One thing that is clear right away in speaking to Burry about Watershed is how closely the goals of the festival align with his own belief in the need to break through the long-standing walls between the worlds of opera and musical theatre: in both the professional and academic worlds. As he told me, “I feel as though this is something that my heart has been in for a very long time. I work a lot in the opera field, but never did think that opera had to be one boxed-in thing. I have had some professional musical theatre shows, as well, and I’ve found that as much as we all try to be open, a lot of people in those two fields have strong feelings about what ‘opera is supposed to be’ as opposed to what ‘musical theatre is supposed to be’. The reality, though, as far as I am concerned, is that they are all on the same spectrum; both are methods of storytelling that use every art form: drama, literature, music, movement and design.” 

Read more: Synchronicity and Innovation in a Watershed Spring

Lyne Tremblay. Photo credit: Bella Ciao Studio.“Have you been living in limbo?” sings Lyne Tremblay in the trailer for her upcoming online cabaret. “Well, we’re going to get you out of that!” On April 24 at 7:30pm, Tremblay will be presenting Living in Limbo, a bilingual cabaret live from her famous loft in Montreal.

This is Tremblay’s first foray into the virtual world—a new step by a ‘multi-threat’ artist whose performing credits range from dancing and singing as Cassandra in the original Canadian production of Cats at Toronto’s Elgin Theatre, to starring as Sally Bowles in Cabaret at the Mogador Theatre in Paris, to an eclectic collection of TV and film appearances. She is also an acclaimed creator of cross-genre theatre works and cabarets, and more recently, a recording artist.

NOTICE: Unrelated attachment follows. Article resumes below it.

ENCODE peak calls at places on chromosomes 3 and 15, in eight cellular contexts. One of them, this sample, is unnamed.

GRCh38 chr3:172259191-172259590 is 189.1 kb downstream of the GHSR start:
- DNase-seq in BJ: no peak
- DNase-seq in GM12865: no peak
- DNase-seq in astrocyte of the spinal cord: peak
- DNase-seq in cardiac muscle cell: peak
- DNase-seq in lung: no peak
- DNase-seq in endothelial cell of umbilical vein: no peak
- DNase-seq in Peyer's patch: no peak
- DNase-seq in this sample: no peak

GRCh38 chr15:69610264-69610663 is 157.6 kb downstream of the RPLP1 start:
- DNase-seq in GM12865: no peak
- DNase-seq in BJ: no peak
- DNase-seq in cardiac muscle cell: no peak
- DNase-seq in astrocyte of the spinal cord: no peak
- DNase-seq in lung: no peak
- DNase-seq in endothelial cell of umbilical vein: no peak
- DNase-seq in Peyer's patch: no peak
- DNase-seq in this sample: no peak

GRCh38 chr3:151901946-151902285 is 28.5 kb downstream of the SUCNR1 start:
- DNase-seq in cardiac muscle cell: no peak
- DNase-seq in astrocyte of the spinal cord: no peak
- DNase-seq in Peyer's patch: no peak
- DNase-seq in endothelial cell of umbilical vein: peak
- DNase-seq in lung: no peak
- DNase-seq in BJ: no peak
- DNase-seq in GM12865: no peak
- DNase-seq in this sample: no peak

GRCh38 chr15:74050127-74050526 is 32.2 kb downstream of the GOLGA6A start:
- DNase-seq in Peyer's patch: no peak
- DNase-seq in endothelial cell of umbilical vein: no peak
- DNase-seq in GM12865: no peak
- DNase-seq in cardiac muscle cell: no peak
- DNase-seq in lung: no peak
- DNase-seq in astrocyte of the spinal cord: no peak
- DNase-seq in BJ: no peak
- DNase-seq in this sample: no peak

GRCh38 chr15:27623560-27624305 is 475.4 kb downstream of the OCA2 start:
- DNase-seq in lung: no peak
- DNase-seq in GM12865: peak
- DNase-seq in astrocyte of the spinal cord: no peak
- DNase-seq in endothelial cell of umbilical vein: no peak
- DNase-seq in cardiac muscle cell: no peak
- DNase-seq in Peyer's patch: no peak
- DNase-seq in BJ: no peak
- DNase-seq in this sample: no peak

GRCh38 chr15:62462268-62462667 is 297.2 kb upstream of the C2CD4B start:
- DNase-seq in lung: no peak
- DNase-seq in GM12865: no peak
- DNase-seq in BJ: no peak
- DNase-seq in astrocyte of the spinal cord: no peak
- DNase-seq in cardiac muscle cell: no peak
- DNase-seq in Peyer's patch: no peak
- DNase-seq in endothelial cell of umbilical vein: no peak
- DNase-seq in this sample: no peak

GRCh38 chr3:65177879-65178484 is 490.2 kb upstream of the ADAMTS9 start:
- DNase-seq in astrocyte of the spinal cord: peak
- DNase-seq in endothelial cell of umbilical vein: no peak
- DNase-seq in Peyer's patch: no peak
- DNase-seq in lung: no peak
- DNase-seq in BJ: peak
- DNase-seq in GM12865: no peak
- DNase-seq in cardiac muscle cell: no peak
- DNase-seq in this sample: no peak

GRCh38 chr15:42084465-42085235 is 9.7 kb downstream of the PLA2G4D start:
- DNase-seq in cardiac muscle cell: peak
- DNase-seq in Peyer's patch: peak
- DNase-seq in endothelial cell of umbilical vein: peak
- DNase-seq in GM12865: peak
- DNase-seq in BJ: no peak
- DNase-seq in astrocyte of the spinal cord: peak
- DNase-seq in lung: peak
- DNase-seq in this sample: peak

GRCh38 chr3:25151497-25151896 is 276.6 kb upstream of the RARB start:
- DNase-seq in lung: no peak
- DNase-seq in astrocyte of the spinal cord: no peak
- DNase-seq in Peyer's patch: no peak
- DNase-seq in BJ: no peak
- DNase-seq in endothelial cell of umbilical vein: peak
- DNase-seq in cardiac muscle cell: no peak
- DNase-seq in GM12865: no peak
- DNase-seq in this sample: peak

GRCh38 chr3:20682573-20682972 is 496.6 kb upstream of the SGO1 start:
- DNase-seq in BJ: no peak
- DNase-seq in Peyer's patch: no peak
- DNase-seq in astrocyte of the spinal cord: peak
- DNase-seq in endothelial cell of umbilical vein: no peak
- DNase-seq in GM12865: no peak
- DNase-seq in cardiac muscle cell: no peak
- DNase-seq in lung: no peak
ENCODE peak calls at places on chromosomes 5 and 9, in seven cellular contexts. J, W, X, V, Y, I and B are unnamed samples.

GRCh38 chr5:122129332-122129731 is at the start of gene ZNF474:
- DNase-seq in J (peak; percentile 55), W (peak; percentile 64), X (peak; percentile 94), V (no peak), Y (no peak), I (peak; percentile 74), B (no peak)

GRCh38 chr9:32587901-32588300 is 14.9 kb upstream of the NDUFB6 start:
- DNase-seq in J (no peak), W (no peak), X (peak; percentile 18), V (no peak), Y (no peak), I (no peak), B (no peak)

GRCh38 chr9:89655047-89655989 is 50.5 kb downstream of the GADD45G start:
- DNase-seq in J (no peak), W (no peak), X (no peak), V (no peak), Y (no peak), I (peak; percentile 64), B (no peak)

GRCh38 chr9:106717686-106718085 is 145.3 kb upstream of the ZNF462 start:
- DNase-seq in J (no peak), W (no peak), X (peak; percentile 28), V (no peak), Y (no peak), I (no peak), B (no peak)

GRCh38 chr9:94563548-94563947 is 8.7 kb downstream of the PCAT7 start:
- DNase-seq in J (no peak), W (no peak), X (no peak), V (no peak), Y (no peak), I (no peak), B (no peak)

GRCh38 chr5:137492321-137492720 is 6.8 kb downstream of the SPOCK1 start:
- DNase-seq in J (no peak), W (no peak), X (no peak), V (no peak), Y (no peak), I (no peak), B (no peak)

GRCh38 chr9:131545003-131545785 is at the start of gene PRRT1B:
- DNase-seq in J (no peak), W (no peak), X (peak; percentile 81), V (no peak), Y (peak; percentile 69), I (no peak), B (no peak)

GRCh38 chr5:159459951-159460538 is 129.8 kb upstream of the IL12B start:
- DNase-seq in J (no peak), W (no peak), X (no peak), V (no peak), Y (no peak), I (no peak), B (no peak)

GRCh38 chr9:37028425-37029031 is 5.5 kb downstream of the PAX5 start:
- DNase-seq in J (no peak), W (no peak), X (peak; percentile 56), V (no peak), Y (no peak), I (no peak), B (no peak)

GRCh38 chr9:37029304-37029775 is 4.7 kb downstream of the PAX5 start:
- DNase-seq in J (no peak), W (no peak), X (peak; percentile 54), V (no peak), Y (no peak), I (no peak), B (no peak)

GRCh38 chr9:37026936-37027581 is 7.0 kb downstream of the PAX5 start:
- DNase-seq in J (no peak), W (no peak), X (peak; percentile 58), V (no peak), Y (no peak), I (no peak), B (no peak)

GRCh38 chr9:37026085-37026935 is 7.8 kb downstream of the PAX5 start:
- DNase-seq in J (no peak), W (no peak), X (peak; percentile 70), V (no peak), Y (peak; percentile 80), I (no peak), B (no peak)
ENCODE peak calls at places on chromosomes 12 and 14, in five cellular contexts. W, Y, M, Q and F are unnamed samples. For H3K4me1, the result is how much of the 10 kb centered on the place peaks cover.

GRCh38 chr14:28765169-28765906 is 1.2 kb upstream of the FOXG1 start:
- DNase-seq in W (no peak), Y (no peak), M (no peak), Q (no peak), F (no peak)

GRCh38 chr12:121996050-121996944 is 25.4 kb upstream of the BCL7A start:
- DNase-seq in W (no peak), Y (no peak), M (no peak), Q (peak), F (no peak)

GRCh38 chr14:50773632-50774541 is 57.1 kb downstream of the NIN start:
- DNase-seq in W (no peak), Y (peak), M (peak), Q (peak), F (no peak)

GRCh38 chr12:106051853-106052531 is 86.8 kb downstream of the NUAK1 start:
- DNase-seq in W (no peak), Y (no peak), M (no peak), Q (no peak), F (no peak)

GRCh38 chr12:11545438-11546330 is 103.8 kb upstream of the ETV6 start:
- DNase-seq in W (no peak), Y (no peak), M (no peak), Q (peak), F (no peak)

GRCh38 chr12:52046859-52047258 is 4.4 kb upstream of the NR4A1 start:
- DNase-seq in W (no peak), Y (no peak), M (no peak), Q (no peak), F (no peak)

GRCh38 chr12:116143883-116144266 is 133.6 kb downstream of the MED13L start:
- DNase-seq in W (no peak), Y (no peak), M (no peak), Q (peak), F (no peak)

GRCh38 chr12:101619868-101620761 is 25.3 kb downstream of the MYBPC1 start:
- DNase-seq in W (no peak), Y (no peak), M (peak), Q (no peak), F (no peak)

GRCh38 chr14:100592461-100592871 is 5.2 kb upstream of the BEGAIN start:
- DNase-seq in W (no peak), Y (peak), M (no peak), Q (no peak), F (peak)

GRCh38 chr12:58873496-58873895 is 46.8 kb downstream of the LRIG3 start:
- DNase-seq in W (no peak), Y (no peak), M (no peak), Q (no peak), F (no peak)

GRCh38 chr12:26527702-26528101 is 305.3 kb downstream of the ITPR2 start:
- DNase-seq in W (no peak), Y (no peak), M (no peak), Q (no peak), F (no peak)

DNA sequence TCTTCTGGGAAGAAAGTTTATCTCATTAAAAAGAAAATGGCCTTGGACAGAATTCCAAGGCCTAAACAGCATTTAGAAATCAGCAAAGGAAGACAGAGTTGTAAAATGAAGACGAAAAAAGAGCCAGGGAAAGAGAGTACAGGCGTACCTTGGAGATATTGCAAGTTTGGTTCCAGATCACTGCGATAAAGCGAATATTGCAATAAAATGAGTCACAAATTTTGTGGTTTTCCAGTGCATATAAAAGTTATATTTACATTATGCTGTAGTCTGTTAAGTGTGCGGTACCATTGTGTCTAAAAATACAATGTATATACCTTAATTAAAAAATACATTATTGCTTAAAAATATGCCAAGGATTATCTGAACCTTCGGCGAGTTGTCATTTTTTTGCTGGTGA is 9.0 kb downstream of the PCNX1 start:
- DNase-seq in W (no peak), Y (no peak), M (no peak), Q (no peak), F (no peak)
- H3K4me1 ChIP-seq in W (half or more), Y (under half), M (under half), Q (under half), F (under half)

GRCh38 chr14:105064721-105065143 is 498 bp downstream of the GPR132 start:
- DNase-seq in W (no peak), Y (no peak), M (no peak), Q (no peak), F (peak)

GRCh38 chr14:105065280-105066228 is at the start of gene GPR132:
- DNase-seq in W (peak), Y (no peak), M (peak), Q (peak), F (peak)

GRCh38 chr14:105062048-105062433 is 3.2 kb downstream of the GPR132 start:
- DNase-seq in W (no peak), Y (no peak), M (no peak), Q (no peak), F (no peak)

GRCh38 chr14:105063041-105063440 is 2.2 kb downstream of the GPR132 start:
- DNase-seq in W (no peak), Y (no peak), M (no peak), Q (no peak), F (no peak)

Living in Limbo, Tremblay’s virtual cabaret debut, will showcase all her talents, with some surprises along the way—a rare chance to catch her up close and in full experimental mode. Wanting to know more details before tuning in to the livestream on April 24, I reached out to Tremblay to talk about inspiration, process, and creating during the pandemic.

Read more: With ‘Living in Limbo’, artist Lyne Tremblay brings her cabaret practice home

bannerDigidance’s upcoming digital broadcast of Joe was produced in 1995 by Bernard Picard for Radio-Canada and features dancers from Jean-Pierre Perreault’s own company alongside artists from Winnipeg Contemporary Dancers and Dancemakers. Photo by Robert EtcheverryThis is such a strange time to be writing about music theatre. As I scour the Internet for news of new works and remounts, the contrast with this time last year is impossible to escape. On top of that, as the one-year anniversary of the first pandemic lockdown approaches it feels as if we are collectively holding our breath as we wait to find out if we are actually on the road out of this horrific year, or if a longer period of isolation is first going to be necessary. 

Not only are live performances still not allowed in Toronto, but (as of March 5) the rules of the current lockdown, imposed in December, also forbid arts companies from even rehearsing to film content to be streamed online (as of March 5). This hits particularly hard when so many companies are using this method to not only survive by creating streaming content, but to share their productions beyond local borders thus extending their reach and their audiences across the country and even around the world.

Read more: The Many Virtues of Necessity